On a quiet lane, overlooking the New Forest, this pretty Edwardian holiday cottage had an unusual garden. The small front garden had a patch of lawn and undefined beds which led, over concrete slabs along the side of the house to a dual level terrace and then to a shady rear garden. It had to be easily maintained, with seasonal interest and any planting near the boundary had to be proof against the strong winds and hungry ponies.
We defined beds in the front and back gardens with toothed brickwork, a wooden screen was erected, to shelter the front seating area and a random path of stone and gravel was laid, linking all the elements. The old gates were removed and new rustic fences and gates were erected to secure the garden.
The major work involved levelling the central patio area and removing several tonnes of rubble. Warmed toned slabs were to provide a more spacious seating and dining space.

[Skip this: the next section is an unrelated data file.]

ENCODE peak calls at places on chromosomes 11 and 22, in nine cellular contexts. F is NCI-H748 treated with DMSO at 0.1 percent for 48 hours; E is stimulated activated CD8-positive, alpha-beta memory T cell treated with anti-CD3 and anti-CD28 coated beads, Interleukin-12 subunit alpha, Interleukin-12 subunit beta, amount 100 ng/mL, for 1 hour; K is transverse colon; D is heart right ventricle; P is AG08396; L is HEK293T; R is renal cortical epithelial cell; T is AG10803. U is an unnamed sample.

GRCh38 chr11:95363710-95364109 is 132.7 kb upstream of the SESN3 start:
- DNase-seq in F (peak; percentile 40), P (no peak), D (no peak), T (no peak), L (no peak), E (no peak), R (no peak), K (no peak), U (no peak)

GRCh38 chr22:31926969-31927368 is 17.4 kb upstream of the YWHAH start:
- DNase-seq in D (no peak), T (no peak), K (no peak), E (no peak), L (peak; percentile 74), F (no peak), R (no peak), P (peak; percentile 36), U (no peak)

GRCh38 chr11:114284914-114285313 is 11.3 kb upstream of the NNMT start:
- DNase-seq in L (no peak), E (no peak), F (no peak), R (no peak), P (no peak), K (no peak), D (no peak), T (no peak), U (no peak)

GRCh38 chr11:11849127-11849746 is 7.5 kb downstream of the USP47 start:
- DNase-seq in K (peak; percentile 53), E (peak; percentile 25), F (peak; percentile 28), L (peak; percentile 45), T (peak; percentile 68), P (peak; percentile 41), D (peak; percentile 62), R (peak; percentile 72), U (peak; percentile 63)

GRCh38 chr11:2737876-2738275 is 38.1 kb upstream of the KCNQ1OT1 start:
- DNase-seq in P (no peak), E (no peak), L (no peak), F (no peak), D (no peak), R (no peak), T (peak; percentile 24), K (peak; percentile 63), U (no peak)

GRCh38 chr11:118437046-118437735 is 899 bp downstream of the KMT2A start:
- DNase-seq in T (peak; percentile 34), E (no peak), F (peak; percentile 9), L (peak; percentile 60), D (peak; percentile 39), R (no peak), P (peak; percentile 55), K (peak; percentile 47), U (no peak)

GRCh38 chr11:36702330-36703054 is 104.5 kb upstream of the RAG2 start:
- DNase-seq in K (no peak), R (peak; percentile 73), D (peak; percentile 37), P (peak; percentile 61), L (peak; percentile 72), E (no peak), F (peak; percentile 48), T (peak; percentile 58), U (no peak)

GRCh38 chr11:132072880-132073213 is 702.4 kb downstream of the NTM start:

Tough shrubs, including Cistus and Sea Buckthorn were planted round the boundaries. In the front garden the beds were filled with robust perennials; Euphorbias, Leucanthemum, Nepeta and in the back garden; Bergenia, Hellebores, Pulmonaria in the shade and Achillea, Helenium, Sedum in the sun. The new central courtyard has two small beds, one with more perennials and the other with culinary herbs. While the excavation was taking place a well was discovered and this has now become a feature.